Hyundai Forums banner

1 - 20 of 40 Posts

·
Registered
Joined
·
334 Posts
Discussion Starter #1
I decided I wanted to go ahead and buy a K&N Air filter so I wouldn't have to buy anymore air filters . The cheapest I found for the 2018 sonata on ebay was 74 dollars with free shipping and 62 dollars with free shipping on amazon.

Anyways if anyone is looking for one, amazon is 12 dollars cheaper and you do need to make sure on amazon you click for free shipping or sign up for their prime membership with free shipping.

Not sure why but 15-17 sonata's K&N Air filters on ebay was a lot less. I didnt think the 2.4 engine has changed any but to be safe I stay with the ones for the 2018
 

·
Registered
Joined
·
258 Posts
A lot of times you’ll find that things are cheaper on eBay. Lol. Amazon Prime is also a godsend when you buy a lot of stuff from there. I love it.
 

·
Registered
Joined
·
334 Posts
Discussion Starter #3
A lot of times you’ll find that things are cheaper on eBay. Lol. Amazon Prime is also a godsend when you buy a lot of stuff from there. I love it.
yes ebay has the best prices most of the time which is why I was shocked amazon beat ebay on price but I am glad I look on amazon before I brought it from ebay, There is 2 on ebay with best offer and both will not go below 73.50
 

·
Registered
Joined
·
514 Posts
I’m due for a new filter soon and the K&N would be a good fit but I haven’t really gotten any input on them. I tried searching for reviews but they don’t seem to be around anywhere. Let us know how the filter is I’ll be looking forward to it!
 

·
Registered
Joined
·
258 Posts
I’m due for a new filter soon and the K&N would be a good fit but I haven’t really gotten any input on them. I tried searching for reviews but they don’t seem to be around anywhere. Let us know how the filter is I’ll be looking forward to it!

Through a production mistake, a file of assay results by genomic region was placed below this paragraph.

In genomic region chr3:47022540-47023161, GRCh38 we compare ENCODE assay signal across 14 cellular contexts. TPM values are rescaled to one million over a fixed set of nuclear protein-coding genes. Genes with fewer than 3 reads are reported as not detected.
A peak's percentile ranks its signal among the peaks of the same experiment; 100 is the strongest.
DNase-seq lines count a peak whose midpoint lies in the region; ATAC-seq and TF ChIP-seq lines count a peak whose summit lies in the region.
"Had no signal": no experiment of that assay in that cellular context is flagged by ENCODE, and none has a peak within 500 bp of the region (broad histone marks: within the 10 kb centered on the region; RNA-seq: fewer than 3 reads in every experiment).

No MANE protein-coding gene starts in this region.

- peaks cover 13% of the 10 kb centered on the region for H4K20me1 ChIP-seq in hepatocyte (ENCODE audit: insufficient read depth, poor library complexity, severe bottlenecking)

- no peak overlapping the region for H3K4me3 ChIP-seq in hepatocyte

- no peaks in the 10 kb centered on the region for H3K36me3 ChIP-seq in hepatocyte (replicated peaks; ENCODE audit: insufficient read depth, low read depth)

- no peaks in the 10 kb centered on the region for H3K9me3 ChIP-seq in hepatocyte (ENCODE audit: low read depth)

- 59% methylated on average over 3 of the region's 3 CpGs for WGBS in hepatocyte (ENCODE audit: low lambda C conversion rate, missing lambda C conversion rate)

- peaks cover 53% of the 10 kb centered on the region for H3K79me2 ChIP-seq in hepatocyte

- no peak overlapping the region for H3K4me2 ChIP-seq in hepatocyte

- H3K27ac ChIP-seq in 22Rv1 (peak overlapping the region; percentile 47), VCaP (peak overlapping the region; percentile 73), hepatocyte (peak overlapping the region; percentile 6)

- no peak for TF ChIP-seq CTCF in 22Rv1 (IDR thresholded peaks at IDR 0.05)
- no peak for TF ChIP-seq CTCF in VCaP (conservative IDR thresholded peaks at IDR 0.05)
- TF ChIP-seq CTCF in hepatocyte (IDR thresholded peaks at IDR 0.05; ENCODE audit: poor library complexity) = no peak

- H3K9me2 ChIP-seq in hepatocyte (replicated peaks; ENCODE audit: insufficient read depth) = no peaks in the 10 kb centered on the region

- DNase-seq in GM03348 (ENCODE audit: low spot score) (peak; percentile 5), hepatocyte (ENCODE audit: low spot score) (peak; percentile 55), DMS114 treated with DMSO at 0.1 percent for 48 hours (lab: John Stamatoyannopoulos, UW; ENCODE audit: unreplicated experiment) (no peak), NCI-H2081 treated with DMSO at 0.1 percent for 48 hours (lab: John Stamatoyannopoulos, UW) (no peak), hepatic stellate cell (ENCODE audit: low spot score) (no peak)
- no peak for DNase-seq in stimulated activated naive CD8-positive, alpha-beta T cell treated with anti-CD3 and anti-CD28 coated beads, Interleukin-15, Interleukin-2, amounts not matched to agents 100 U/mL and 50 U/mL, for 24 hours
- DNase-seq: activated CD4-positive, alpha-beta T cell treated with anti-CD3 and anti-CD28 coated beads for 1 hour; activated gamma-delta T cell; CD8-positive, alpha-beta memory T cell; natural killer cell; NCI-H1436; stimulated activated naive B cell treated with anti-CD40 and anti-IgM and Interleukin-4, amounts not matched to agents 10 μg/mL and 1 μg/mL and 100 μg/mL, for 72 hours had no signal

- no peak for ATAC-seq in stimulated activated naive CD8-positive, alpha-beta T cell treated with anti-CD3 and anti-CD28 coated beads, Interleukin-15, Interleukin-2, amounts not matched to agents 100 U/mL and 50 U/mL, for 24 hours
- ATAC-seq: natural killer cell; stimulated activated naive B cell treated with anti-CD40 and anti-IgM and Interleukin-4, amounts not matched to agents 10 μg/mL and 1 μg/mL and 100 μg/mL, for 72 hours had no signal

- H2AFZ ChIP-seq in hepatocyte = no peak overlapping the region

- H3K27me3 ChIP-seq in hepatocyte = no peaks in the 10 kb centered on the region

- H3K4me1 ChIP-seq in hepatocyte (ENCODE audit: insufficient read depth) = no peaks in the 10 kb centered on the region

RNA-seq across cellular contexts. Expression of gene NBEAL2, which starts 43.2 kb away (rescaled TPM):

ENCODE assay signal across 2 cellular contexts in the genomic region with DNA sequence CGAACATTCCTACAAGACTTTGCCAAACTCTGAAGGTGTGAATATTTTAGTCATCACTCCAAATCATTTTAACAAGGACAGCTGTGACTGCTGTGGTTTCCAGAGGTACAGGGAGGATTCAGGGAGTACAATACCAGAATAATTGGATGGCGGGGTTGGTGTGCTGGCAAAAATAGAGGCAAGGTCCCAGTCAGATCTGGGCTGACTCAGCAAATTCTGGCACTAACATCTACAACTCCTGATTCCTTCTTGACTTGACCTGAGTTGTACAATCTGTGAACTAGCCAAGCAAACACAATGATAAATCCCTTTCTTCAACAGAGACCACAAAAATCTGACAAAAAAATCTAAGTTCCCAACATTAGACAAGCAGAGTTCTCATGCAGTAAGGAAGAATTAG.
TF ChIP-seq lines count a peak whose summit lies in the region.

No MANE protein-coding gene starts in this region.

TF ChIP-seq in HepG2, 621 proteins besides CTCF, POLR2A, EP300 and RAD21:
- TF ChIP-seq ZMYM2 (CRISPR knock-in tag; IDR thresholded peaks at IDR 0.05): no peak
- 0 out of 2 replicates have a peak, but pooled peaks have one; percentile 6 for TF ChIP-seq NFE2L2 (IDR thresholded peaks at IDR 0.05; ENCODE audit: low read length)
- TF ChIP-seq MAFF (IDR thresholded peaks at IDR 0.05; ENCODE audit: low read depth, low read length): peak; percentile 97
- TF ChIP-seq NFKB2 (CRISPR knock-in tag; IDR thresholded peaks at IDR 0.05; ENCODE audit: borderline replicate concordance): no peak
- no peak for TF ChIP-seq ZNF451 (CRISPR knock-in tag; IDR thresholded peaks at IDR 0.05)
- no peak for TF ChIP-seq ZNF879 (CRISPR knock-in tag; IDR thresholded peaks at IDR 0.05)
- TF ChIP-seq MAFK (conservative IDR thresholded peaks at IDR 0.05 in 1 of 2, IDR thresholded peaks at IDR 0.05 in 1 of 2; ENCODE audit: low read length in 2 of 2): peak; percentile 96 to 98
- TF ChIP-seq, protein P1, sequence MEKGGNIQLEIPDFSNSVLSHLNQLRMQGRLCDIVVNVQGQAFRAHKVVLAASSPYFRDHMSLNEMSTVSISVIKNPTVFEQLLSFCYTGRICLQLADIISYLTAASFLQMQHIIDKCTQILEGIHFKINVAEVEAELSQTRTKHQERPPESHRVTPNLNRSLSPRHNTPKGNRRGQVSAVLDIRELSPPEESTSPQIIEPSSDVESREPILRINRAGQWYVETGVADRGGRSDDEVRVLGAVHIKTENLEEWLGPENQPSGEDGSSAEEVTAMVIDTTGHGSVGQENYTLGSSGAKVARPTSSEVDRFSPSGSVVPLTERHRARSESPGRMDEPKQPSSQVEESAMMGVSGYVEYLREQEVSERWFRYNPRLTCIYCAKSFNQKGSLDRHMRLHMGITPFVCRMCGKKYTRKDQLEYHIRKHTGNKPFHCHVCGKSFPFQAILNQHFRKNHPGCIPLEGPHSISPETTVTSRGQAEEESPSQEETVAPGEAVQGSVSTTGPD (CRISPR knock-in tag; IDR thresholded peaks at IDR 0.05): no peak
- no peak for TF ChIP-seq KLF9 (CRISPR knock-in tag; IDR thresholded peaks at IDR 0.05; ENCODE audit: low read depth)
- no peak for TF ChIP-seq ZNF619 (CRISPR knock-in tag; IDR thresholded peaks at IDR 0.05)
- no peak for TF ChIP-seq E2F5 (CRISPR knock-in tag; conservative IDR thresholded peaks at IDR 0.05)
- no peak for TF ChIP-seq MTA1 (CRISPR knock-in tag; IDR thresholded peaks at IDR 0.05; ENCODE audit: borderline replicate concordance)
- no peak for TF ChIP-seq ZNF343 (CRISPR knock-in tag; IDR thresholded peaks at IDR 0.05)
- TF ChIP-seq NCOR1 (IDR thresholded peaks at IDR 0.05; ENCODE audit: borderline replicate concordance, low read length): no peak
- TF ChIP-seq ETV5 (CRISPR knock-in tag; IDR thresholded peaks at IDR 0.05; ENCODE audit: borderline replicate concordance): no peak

Check on some JDM forums (DriveAccord, Acurazine), we LOVE them!
 

·
Registered
2017 Sonata Sport 2.0T
Joined
·
1,602 Posts
K & N filters for cars are like asking what oil is best, a lot of opinions on them.

This is mine...

The stock OEM air filter will usually provide better filtration than a K&N, Oil suspension filters require correct maintenance to make them work correctly, too much oil and it will possibly decrease flow and also put filtering oil into the intake. , too little and it will not be as efficient in collecting / filtering. Performance wise on a stock engine your stock set up gives more than enough flow to meet the engine demands, you wont gain performance by dropping in a K&N other than the placebo effect.

In the Mercedes performance forum I used to be on they flow tested the stock "Mann" air filter vs K&N and the filtration and flow was better with the stock paper over K&N. Advantage for K&N is never buy another, Disadvantage requires maintenance and if not done correctly will not work as well as stock paper.

I change my air filter every 10,000 miles and can get stock filters for $10-12 so for the $80 for a K&N I can get close to 7 OEM good for 70,000 - 80,000 miles and no maintenance.

I'm a big believer and user of K&N in other uses, all my dirt bikes and quad, tractor have always used K&N or a foam oiled filter because of the high amount of dirt they are exposed to.

Our cars dont have MAF sensor but Ive heard of the improperly maintained K&N causing oil to cause problems with intake on injected cars especially those with MAF and the dealer in most cases will not cover repair since it was a result of the oil filtration vs the paper
 

·
Registered
Joined
·
407 Posts
It would take me many changes of an OEM air filter before I break even with K&N . Given an engine air filter is changed roughly every 30K miles, am talking over 150K miles to break even. Some things, it's worth keeping simple and moving on. Each scenario has their own usage case.